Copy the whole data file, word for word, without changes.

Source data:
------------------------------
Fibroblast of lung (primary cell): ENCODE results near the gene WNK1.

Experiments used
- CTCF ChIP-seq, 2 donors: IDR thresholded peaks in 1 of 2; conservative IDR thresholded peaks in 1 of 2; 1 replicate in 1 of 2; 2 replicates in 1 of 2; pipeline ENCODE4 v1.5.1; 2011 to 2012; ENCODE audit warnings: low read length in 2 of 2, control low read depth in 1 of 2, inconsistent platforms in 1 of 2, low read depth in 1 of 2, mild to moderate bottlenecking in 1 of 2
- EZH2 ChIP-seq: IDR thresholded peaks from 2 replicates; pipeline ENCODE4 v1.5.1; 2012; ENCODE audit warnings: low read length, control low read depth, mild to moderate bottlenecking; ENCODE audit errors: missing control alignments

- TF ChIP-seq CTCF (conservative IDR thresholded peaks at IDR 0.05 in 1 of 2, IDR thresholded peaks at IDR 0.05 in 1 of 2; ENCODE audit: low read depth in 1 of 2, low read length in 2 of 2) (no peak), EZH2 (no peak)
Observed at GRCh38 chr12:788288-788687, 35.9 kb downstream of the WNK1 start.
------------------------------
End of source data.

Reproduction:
Fibroblast of lung (primary cell): ENCODE results near the gene WNK1.

Experiments used
- CTCF ChIP-seq, 2 donors: IDR thresholded peaks in 1 of 2; conservative IDR thresholded peaks in 1 of 2; 1 replicate in 1 of 2; 2 replicates in 1 of 2; pipeline ENCODE4 v1.5.1; 2011 to 2012; ENCODE audit warnings: low read length in 2 of 2, control low read depth in 1 of 2, inconsistent platforms in 1 of 2, low read depth in 1 of 2, mild to moderate bottlenecking in 1 of 2
- EZH2 ChIP-seq: IDR thresholded peaks from 2 replicates; pipeline ENCODE4 v1.5.1; 2012; ENCODE audit warnings: low read length, control low read depth, mild to moderate bottlenecking; ENCODE audit errors: missing control alignments

- TF ChIP-seq CTCF (conservative IDR thresholded peaks at IDR 0.05 in 1 of 2, IDR thresholded peaks at IDR 0.05 in 1 of 2; ENCODE audit: low read depth in 1 of 2, low read length in 2 of 2) (no peak), EZH2 (no peak)
Observed at GRCh38 chr12:788288-788687, 35.9 kb downstream of the WNK1 start.